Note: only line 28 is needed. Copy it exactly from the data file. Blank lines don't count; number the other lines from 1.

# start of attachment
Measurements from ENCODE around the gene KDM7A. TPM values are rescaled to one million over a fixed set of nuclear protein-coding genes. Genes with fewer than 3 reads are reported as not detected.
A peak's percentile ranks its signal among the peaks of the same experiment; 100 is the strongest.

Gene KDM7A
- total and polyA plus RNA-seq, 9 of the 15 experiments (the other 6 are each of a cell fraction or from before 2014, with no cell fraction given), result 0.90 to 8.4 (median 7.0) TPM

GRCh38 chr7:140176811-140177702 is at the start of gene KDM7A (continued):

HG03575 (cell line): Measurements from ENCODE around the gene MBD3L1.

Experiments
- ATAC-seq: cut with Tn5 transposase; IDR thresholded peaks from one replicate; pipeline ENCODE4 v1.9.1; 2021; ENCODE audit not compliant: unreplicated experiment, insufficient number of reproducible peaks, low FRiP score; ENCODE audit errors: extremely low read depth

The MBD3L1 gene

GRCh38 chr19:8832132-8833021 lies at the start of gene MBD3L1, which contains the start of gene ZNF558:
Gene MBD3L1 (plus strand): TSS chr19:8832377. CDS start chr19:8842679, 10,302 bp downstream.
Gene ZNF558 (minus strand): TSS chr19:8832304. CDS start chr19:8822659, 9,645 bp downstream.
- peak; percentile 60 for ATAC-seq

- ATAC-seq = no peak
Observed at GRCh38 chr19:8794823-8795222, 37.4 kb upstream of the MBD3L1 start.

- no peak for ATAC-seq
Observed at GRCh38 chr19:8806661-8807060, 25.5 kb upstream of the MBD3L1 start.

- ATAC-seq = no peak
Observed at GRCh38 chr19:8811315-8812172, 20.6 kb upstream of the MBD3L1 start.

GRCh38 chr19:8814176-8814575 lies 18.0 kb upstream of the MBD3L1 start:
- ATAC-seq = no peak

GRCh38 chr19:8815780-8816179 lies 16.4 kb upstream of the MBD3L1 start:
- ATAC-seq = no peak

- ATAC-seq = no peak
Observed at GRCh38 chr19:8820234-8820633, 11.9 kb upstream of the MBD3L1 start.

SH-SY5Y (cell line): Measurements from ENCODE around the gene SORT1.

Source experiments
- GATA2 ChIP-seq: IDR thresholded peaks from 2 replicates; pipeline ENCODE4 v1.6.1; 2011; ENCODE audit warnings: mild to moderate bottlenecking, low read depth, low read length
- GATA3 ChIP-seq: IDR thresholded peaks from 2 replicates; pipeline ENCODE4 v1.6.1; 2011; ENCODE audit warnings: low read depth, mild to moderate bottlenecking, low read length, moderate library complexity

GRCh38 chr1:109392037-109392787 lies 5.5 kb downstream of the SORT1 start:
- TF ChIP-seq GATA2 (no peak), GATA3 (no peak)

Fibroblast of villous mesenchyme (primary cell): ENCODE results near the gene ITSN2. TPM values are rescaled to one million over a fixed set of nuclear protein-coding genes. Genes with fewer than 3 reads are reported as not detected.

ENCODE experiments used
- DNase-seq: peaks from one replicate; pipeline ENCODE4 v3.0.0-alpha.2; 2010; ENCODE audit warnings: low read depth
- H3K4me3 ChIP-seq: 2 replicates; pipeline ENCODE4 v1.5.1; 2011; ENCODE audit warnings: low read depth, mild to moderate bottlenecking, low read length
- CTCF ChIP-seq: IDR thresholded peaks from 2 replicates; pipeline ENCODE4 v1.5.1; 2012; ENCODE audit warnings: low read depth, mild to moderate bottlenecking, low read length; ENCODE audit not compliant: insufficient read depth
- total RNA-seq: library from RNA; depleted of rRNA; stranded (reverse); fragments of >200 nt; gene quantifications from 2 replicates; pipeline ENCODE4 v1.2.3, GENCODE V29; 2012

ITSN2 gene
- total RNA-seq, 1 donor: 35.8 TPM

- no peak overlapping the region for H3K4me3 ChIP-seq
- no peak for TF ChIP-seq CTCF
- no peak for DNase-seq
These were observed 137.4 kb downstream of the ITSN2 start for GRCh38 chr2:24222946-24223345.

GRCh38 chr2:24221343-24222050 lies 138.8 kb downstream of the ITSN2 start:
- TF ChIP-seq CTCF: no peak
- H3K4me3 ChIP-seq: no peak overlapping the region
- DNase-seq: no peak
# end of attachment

- GATA2 ChIP-seq: IDR thresholded peaks from 2 replicates; pipeline ENCODE4 v1.6.1; 2011; ENCODE audit warnings: mild to moderate bottlenecking, low read depth, low read length